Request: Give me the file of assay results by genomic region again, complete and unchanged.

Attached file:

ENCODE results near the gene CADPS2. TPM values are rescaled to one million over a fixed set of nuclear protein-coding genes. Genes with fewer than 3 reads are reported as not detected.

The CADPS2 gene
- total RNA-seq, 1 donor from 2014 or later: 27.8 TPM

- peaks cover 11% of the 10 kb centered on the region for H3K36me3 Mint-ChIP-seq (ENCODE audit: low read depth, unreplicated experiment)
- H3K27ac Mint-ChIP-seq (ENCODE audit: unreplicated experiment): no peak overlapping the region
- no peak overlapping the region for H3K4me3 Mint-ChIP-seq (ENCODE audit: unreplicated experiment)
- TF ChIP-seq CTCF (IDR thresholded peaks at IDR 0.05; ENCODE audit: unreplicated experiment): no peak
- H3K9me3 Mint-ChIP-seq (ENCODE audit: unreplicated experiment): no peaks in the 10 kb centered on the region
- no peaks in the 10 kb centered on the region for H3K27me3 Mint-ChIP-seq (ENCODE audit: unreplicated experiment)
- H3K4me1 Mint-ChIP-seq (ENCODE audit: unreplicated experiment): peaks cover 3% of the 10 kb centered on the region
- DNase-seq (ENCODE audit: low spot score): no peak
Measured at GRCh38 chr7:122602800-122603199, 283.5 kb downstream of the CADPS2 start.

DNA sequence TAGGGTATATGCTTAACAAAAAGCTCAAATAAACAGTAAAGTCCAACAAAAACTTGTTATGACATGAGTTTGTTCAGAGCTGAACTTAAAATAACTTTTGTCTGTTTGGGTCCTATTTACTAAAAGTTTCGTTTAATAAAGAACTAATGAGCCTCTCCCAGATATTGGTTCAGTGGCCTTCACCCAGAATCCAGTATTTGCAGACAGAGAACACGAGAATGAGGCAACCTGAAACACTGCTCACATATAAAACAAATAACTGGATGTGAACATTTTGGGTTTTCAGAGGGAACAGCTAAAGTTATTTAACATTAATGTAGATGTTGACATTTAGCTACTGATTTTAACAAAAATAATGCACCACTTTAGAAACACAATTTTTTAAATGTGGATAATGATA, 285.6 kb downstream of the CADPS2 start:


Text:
ENCODE results near the gene CADPS2. TPM values are rescaled to one million over a fixed set of nuclear protein-coding genes. Genes with fewer than 3 reads are reported as not detected.

The CADPS2 gene
- total RNA-seq, 1 donor from 2014 or later: 27.8 TPM

- peaks cover 11% of the 10 kb centered on the region for H3K36me3 Mint-ChIP-seq (ENCODE audit: low read depth, unreplicated experiment)
- H3K27ac Mint-ChIP-seq (ENCODE audit: unreplicated experiment): no peak overlapping the region
- no peak overlapping the region for H3K4me3 Mint-ChIP-seq (ENCODE audit: unreplicated experiment)
- TF ChIP-seq CTCF (IDR thresholded peaks at IDR 0.05; ENCODE audit: unreplicated experiment): no peak
- H3K9me3 Mint-ChIP-seq (ENCODE audit: unreplicated experiment): no peaks in the 10 kb centered on the region
- no peaks in the 10 kb centered on the region for H3K27me3 Mint-ChIP-seq (ENCODE audit: unreplicated experiment)
- H3K4me1 Mint-ChIP-seq (ENCODE audit: unreplicated experiment): peaks cover 3% of the 10 kb centered on the region
- DNase-seq (ENCODE audit: low spot score): no peak
Measured at GRCh38 chr7:122602800-122603199, 283.5 kb downstream of the CADPS2 start.

DNA sequence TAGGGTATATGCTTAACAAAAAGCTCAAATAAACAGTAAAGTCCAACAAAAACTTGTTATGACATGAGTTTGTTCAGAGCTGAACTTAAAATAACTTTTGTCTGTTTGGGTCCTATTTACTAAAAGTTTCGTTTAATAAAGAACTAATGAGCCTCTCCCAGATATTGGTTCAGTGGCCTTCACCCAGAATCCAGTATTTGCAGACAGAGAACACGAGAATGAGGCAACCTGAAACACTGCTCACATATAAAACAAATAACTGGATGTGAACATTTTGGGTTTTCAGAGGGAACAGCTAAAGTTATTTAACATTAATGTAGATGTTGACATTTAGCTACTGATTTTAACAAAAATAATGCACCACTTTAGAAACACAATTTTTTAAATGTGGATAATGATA, 285.6 kb downstream of the CADPS2 start: